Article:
We change our minds, we change our clothes, but . . .

we often fear

Sometimes we find ourselves in undesirable circumstances, jobs or relationships. As time passes, the situations may become more undesirable, or worse, more harmful or physically or emotionally toxic.

Time passes.  The situations don’t change. They’re still undesirable. But we don’t change. Maybe we can, but we choose not to. Why is that?

In John 5 we read a story of a man who had been ill for 38 years. When he met Jesus, the Master asked him a probing question, “Do you want to get well?” He didn’t answer, he gave Jesus excuses why change seemed unrealistic.

The man had been laying there, day in, day out for 38 years! As pitiful as his condition seemed to be, the man got comfortable with his plight. Do we get comfortable where we are?  He learned to adapt to his pitiful condition. Do we?

Do we sometimes tolerate our misery because we’ve learned to survive it? Do we tell ourselves over and over, “Maybe tomorrow”? or “Maybe someday”? or “at least I’m surviving”? or “My life could be better, but that’s just who I am.”?

Eventually do we accept that our life is never going to change? It’s never going to get better? Does resignation become a more tolerable choice than disappointment if we try to change and fail?

I was in a toxic relationship like the man at the pool of Bethesda for more than a year. Someone finally pointed out to me that the same power that raised Christ from the dead, the same power that parted the Red Sea was inside me. I finally got the courage, by the power and grace of God, to extricate myself from that toxic relationship and walk away.

I don’t hang around any pools of Bethesda now. Struggles and toxic circumstances still surface, usually at the most uncomfortable, inconvenient times. But, when Jesus askes me if I want to be healed, most times I answer quickly with a resounding,”Yes.” He’s the only one who can heal me (us).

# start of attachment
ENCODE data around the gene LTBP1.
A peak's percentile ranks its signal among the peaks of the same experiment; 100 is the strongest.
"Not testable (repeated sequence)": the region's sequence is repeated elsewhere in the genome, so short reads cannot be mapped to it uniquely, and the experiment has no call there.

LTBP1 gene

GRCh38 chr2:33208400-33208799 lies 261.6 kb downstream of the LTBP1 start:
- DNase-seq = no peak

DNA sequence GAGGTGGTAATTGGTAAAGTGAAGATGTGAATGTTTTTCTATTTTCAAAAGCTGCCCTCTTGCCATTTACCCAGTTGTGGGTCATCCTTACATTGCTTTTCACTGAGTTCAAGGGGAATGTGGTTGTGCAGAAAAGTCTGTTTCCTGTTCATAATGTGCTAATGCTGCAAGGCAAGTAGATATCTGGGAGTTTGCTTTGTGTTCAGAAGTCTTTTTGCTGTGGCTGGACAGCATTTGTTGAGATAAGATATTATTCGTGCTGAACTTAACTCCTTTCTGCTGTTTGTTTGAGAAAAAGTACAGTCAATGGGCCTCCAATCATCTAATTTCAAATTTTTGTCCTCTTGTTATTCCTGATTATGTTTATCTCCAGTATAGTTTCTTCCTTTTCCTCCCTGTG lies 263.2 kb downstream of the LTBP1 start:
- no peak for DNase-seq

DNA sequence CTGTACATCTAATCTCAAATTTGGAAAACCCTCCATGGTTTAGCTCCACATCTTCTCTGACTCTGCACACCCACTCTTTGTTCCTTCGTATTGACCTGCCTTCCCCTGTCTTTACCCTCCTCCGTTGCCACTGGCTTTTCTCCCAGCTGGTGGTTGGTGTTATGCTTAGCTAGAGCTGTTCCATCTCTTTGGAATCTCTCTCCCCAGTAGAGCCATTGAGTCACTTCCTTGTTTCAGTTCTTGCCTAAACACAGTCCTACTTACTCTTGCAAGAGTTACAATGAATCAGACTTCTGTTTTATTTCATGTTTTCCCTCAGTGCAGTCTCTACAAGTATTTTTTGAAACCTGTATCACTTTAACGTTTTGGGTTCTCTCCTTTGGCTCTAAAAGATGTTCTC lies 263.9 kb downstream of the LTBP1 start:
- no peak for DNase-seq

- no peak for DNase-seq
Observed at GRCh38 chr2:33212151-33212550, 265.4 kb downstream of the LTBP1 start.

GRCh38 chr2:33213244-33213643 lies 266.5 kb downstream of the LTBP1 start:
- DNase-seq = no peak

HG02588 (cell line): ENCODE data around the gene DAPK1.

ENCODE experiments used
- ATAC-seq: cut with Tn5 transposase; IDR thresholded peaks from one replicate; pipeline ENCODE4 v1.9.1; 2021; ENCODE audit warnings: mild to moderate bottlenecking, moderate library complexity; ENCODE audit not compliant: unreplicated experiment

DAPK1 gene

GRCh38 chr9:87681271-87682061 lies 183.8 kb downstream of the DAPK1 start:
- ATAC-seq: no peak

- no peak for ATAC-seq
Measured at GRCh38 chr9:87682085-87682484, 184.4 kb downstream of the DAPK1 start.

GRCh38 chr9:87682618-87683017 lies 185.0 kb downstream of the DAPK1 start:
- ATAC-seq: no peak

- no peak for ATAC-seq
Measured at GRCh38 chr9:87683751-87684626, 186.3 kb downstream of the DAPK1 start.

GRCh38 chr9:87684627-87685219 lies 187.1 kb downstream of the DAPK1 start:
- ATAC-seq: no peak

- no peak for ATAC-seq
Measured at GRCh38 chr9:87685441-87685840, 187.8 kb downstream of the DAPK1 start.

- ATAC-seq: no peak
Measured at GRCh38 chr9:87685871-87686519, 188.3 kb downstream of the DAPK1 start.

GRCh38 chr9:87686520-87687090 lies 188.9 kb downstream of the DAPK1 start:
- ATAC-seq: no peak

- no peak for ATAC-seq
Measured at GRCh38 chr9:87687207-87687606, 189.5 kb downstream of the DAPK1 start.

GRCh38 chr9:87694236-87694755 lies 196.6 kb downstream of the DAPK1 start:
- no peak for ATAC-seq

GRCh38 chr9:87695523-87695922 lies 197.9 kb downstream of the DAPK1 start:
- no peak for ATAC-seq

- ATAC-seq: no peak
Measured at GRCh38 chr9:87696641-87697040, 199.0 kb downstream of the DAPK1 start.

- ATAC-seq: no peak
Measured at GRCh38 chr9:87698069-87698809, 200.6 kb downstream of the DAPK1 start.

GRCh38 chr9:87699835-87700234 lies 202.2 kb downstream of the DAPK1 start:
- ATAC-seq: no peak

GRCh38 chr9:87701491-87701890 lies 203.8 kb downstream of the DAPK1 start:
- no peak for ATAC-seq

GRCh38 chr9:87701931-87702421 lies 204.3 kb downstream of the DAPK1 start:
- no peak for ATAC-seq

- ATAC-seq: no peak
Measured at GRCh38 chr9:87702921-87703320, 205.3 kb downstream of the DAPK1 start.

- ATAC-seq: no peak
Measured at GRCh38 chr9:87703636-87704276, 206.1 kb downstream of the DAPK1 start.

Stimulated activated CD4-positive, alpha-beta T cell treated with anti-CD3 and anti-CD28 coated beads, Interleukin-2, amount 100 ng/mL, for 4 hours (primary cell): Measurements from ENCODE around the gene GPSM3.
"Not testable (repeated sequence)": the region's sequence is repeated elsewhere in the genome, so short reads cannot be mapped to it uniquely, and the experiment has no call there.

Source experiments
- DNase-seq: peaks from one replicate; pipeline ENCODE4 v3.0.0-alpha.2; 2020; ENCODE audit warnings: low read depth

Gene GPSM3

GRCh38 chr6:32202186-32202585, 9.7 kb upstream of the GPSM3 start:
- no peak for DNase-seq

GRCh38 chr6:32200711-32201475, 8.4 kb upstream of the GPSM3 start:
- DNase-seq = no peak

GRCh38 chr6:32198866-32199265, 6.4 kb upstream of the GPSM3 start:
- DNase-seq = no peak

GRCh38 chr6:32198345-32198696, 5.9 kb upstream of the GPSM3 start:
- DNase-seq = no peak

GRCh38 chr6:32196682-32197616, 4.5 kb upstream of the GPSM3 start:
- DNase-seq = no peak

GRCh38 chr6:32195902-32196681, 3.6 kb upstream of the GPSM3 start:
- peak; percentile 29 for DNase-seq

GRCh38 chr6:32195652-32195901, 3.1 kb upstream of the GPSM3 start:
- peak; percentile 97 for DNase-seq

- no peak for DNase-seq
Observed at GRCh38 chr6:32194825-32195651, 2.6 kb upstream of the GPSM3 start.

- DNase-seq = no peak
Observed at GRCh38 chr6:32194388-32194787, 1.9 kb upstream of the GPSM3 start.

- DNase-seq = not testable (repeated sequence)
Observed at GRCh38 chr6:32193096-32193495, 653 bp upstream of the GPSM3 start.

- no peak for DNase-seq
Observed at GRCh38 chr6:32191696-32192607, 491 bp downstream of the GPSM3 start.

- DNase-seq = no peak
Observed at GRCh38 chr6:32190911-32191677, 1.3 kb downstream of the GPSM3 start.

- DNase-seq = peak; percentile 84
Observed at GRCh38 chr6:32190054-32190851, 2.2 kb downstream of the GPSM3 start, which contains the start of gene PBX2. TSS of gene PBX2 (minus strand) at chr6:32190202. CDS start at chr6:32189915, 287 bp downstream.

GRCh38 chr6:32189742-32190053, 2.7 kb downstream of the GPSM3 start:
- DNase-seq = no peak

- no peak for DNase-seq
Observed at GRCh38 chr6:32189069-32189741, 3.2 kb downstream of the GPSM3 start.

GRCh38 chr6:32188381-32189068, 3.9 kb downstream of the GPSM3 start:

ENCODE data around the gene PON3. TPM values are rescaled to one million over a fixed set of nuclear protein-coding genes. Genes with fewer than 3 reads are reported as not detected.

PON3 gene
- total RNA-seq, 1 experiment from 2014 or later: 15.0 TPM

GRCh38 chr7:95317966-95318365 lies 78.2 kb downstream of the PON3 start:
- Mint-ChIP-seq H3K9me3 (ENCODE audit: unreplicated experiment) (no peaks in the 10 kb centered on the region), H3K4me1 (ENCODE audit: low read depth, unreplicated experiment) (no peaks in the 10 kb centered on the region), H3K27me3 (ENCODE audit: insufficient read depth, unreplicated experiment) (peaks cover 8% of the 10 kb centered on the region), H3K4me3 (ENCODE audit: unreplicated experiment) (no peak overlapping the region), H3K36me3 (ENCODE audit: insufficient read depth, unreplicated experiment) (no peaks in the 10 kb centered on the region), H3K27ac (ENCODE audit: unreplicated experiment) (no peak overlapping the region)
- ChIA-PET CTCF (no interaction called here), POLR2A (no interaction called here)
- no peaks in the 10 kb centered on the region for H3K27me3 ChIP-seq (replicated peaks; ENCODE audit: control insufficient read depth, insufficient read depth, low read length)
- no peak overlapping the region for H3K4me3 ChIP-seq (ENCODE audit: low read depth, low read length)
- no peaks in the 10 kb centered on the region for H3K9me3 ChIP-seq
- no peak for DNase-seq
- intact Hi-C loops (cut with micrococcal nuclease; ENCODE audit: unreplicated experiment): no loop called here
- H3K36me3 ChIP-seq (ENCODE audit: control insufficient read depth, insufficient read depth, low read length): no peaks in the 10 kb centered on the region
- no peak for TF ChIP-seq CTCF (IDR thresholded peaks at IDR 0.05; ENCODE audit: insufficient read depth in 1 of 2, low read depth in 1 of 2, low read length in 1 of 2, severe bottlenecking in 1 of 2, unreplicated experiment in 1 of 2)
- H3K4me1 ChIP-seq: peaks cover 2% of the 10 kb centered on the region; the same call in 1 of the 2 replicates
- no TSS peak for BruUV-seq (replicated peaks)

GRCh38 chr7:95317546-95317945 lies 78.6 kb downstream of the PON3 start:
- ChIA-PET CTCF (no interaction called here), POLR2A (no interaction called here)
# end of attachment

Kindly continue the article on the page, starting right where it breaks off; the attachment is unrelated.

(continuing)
About Steve Sawyer

God blessed me with the gift of writing. Mom told me I wrote paragraphs in second grade when others were learning to write sentences. I spent more than three decades in professional writing gigs. For the past eight years I've combined my passion for writing with my love for the Lord. He and I write a Christ-centered, family-friendly blog to glorify God Monday-thru Friday at https://stevensawyer.wordpress.com/. My wife and I have four grown children and two precious granddaughters we co-parent with their mom. I'm a Galatians 2:20 disciple of Christ seeking to allow Christ to live His life in me, through me, and as me.
This entry was posted in A CLICK A BLESSING TODAY, CHRISTIAN LIFE AND THE WORD and tagged , , , , , , , , , . Bookmark the permalink.

6 Responses to We change our minds, we change our clothes, but . . .

  1. Steven Sawyer says:

    Thank you, Sue. God bless.

  2. ptl2010 says:

    Change brings fear, paralysis and even buried heads in the sand.
    Some assume “serenity” accepting what is thought cannot be changed.
    If only we love Him more, for the more we know Him the more we want to be more like Him – let us overcome in The Lord’s authority and strength.

    • Steven Sawyer says:

      Amen, Evelyn. Thank you. Getting to know Him more is a true path to REAL Serenity. No one can have true peace, or true serenity, without having God.

  3. Sue Cass says:

    Yes, Steven, Jesus is the onnly one who can heal us. Good insight here and thanks for sharing. I’m reblogging on my Cyber Support Group blog.

  4. Pingback: We change our minds, we change our clothes, but . . . | Daily Bread

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